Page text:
For Eu­ro­pe­ans of the medieval and early modern periods, the Atlantic Ocean con-
jured images of the vast unknown, the sea beyond the Strait of Gibraltar, or the
Pillars of Hercules, the world known to the Greeks, and, therefore, the world of
civilization. Eu­ ro ­ pe­ans had been venturing into the Atlantic abyss since at least the
ninth ­century CE, when Norsemen traversed the North Atlantic to Iceland, Green-
land, and, eventually, Newfoundland. Other adventurers—­mostly Portuguese—­
probed southward. They harnessed the winds and currents to explore the coast of
Africa, and eventually rounded the Cape of Good Hope. As impor­tant as striking
across the Atlantic would become, Eu­ ro ­ pe­ans of the fifteenth ­century did not look
in that direction. The lure of wealth and power beckoned from the East, from China
and India, as it had since antiquity. Explorers sailed the Atlantic for shorter Asian
routes, to bypass Arab middlemen, thus raising Eu­ ro ­ pean profit margins on trade.
Moreover, domestic affairs mattered more. The clash of kingdoms in Eu­rope occu-
pied more than enough attention for merchants and monarchs, not to mention for
ordinary ­people scratching out a subsistence living.
Other zones of what would become the Atlantic world ­ were similarly focused
away from the Atlantic Ocean. In Africa, trade, warfare, and po­liti­cal rivalry brought
the continent’s many ­ peoples in contact with a Mediterranean sphere. Islam, hav-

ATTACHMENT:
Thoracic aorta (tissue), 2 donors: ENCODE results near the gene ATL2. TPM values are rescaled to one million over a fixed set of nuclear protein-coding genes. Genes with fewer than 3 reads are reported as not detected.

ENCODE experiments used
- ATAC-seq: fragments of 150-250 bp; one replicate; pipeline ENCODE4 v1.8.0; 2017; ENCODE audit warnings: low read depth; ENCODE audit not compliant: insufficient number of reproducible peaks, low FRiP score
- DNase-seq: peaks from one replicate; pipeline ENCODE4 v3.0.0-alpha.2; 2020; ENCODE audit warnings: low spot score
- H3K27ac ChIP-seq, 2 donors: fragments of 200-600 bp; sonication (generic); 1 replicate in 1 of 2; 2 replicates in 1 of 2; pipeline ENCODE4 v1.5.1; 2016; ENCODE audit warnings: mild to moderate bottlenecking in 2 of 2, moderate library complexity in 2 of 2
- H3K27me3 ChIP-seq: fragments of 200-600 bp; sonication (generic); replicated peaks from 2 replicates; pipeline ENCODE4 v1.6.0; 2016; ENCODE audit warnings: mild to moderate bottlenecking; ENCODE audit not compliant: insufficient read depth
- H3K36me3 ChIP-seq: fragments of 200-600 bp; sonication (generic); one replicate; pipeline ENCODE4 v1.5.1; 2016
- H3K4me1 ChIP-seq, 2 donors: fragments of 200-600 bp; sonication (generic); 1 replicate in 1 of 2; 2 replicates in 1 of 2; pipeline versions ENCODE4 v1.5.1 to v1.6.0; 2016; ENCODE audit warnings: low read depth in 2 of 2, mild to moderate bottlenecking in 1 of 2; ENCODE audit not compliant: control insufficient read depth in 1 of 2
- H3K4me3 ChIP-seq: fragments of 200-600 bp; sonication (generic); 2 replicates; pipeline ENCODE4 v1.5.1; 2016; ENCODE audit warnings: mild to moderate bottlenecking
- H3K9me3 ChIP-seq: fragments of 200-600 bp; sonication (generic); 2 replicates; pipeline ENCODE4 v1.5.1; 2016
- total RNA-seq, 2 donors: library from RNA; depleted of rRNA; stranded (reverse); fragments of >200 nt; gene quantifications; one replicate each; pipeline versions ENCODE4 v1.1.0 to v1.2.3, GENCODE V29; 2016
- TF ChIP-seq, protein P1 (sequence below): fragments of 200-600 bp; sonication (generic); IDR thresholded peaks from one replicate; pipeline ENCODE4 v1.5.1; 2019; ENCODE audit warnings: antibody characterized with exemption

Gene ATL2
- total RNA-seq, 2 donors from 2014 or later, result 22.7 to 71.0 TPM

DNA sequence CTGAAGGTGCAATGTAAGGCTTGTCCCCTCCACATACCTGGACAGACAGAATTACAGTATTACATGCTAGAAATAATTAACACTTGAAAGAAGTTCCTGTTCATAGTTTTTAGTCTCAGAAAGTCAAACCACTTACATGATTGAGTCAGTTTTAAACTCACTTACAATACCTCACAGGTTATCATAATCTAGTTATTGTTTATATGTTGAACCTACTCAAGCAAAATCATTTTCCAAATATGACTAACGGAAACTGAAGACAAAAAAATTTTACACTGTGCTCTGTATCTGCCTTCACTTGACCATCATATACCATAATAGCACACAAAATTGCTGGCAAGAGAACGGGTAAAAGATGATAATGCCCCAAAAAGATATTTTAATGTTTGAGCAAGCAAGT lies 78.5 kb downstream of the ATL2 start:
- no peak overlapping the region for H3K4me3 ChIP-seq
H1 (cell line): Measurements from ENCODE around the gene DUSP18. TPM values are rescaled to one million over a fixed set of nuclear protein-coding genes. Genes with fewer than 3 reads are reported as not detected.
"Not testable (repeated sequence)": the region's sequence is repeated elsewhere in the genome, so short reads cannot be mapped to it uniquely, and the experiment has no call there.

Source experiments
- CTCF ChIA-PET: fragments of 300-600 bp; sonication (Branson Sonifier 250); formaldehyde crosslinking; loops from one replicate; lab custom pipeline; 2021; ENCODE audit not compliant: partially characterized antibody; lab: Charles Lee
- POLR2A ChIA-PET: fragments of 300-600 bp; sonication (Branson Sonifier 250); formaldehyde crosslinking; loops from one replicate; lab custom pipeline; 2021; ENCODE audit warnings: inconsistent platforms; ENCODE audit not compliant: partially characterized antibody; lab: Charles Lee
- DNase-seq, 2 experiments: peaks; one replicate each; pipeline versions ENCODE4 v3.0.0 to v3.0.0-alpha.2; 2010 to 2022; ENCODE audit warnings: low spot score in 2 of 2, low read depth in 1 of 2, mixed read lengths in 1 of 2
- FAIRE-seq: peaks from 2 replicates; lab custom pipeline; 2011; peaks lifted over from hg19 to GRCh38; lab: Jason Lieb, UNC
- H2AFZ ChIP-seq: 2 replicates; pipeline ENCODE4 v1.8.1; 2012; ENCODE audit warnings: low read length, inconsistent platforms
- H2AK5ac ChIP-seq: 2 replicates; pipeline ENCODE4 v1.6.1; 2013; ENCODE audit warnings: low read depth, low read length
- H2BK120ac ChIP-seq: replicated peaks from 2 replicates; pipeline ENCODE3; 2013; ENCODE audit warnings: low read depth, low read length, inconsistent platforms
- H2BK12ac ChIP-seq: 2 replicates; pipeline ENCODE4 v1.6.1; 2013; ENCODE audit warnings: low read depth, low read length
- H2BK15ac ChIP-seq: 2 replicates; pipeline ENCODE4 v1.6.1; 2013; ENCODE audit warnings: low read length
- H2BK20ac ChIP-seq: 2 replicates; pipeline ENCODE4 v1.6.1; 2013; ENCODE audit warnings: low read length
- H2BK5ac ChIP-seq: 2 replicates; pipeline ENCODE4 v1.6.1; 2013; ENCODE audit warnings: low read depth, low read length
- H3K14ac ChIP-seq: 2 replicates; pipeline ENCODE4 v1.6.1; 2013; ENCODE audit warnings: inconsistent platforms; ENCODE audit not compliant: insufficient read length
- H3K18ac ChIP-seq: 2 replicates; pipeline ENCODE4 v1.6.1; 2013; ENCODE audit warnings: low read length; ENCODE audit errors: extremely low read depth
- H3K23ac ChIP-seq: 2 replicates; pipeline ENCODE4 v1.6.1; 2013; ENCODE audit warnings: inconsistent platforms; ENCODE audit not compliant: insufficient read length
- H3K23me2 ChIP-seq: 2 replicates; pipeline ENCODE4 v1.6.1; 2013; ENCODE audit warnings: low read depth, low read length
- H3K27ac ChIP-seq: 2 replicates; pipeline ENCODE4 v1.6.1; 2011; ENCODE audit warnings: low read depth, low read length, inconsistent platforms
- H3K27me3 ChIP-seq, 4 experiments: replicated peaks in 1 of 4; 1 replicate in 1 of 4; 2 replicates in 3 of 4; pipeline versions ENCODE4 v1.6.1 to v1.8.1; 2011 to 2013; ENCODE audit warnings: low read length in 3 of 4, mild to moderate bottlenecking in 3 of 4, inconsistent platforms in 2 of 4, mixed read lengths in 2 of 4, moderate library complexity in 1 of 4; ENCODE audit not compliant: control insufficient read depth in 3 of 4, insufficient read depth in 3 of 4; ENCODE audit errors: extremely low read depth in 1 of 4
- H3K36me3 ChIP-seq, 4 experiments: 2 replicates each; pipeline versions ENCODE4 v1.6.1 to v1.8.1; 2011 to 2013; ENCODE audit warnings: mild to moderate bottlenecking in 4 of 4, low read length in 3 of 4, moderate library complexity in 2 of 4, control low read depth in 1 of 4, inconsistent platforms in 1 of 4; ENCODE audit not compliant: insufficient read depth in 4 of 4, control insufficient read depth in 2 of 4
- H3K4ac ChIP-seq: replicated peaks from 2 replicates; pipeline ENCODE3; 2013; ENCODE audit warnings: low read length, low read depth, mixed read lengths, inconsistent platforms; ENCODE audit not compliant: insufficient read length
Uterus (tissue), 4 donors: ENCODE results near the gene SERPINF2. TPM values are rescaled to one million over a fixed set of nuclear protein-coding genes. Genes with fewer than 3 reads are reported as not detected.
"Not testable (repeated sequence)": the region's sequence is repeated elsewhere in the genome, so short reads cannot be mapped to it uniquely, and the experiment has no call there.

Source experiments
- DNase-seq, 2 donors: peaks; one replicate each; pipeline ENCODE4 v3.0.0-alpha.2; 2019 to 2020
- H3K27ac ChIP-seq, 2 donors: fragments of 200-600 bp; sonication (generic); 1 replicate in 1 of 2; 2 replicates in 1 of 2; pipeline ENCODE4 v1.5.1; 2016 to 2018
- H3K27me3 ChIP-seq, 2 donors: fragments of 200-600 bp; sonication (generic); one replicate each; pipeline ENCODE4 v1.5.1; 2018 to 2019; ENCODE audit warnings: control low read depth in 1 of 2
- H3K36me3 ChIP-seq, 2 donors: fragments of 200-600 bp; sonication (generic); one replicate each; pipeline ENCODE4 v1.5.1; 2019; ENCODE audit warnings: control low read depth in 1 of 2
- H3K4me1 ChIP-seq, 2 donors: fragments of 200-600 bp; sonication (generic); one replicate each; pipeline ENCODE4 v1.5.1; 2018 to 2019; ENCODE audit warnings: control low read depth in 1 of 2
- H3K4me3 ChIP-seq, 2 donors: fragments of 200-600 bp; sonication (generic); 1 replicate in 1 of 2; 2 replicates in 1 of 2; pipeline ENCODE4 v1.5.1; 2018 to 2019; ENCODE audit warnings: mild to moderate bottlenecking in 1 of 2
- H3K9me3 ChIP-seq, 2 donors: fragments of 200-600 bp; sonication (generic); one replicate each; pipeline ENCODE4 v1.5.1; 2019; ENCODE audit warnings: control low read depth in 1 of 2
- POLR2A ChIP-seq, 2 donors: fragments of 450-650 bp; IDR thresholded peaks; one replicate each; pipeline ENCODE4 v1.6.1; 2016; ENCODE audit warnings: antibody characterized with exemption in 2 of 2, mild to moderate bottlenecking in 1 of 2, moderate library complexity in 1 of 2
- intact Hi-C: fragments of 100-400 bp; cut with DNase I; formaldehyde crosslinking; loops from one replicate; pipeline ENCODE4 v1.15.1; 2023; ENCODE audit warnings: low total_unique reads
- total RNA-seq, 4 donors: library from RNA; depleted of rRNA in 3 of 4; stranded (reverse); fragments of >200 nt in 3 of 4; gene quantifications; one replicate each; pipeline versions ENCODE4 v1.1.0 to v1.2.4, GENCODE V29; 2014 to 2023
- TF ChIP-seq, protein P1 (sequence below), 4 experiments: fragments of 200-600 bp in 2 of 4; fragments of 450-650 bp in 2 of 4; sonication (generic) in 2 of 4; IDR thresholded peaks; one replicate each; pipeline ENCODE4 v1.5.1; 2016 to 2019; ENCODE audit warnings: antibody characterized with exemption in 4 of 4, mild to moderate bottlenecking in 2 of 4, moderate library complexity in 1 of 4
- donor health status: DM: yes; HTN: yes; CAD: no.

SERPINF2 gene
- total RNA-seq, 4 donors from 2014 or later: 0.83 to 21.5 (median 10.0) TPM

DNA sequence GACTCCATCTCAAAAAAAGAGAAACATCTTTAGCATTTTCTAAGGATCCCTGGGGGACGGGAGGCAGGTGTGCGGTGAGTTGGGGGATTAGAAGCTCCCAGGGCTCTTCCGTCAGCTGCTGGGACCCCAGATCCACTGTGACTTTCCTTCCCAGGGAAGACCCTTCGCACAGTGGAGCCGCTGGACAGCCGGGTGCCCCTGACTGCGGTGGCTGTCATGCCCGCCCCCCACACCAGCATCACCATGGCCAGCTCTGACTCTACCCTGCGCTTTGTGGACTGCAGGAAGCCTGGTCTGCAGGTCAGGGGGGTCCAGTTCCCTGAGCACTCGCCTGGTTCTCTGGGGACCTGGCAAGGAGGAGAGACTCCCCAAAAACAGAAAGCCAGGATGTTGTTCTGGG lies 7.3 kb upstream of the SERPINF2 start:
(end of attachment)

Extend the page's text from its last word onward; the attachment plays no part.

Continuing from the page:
ing expanded from the Arabian Peninsula, was an impor­tant force. East Africa was
linked to the Indian Ocean. Yet, much trade, and many ­ people, moved overland
or via rivers, especially in West Africa, where the Atlantic Ocean was a place for
coastal fishing not exploration. For some cultures, the Atlantic was a foreboding
site. It was the world of the dead, their ancestors, and the line between land and
sea marked the division between the living and the dead.
In the Amer­i­cas, some groups lived from the seas, and the islands of the Ca­rib­
bean had beckoned to settlers as early as 2000 BCE, when ­ people known as the
Arawaks migrated from mainland South Amer­i­ca to the islands. Like Eu­ro­pe­ans
and Africans, Native Americans ­were focused more on land-­based and internal con-
tacts than on venturing across the ­waters, though plenty of contact between a
variety of ­ peoples took place. The Aztecs, to take but one example, had entered ­
today’s Mexico in the thirteenth ­century and, over time, they asserted their domi-
nance over the land’s other inhabitants. By the mid-­fifteenth ­century, before the
arrival of the Spanish, the Aztecs ruled over a network of tributaries from their
fortified imperial capital, Tenochtitlán.
Christopher Columbus’s voyage took place in 1492 against a backdrop of ­ peoples
engaged in many activities other than searching for new worlds. If a generaliza-
tion about such vast territories and diverse ­people is pos­si­ble, then from Eu­rope to
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